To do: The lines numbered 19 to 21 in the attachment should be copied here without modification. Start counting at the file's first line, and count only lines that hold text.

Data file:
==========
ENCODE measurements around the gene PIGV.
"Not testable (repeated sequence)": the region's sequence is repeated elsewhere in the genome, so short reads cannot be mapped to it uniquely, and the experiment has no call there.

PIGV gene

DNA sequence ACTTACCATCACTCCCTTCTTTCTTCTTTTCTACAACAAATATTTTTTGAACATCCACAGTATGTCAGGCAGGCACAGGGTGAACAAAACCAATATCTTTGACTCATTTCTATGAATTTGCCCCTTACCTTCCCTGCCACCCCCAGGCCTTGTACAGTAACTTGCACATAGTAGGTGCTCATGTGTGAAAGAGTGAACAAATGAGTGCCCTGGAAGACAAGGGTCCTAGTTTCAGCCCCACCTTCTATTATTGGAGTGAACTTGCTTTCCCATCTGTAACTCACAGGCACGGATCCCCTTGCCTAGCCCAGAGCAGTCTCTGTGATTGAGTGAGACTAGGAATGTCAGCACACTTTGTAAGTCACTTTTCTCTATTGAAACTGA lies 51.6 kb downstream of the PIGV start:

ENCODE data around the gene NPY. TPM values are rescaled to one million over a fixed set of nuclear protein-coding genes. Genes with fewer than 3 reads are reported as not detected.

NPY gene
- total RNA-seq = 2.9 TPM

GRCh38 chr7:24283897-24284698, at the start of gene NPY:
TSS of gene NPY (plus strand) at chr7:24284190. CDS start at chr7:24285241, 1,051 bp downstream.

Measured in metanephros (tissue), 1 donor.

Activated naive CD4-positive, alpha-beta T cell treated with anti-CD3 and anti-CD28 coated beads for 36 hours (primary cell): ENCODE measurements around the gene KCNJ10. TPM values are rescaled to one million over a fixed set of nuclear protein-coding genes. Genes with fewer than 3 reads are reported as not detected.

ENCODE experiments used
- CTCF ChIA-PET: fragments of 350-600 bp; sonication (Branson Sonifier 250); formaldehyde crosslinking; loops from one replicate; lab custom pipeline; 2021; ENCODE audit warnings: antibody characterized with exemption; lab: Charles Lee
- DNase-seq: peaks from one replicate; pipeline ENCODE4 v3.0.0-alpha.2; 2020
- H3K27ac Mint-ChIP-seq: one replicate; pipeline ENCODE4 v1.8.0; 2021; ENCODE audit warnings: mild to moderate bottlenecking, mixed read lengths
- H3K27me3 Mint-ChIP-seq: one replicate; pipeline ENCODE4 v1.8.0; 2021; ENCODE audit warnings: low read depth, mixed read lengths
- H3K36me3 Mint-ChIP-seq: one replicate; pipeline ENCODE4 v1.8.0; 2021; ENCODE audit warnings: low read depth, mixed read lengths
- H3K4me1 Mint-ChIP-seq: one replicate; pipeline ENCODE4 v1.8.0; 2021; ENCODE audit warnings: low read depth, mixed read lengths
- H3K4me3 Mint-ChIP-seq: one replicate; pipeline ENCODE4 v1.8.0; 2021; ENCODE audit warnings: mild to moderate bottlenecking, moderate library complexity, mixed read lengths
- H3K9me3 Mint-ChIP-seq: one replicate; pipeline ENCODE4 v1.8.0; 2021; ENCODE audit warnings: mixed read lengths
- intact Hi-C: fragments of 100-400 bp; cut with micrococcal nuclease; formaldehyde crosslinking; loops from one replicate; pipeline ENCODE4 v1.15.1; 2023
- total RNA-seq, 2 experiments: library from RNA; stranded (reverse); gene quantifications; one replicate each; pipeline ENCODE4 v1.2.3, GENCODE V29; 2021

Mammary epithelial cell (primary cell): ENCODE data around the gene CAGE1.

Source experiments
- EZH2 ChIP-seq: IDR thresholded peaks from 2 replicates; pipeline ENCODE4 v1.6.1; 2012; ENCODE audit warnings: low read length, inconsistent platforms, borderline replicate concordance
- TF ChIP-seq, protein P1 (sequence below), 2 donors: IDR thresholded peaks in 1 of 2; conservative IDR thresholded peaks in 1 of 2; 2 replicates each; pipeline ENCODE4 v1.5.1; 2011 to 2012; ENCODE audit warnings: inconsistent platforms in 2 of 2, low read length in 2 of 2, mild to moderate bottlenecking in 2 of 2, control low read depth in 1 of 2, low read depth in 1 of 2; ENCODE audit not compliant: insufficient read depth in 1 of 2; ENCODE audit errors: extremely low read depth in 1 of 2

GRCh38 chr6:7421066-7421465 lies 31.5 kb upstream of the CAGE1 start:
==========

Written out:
- H3K4me3 Mint-ChIP-seq: one replicate; pipeline ENCODE4 v1.8.0; 2021; ENCODE audit warnings: mild to moderate bottlenecking, moderate library complexity, mixed read lengths
- H3K9me3 Mint-ChIP-seq: one replicate; pipeline ENCODE4 v1.8.0; 2021; ENCODE audit warnings: mixed read lengths
- intact Hi-C: fragments of 100-400 bp; cut with micrococcal nuclease; formaldehyde crosslinking; loops from one replicate; pipeline ENCODE4 v1.15.1; 2023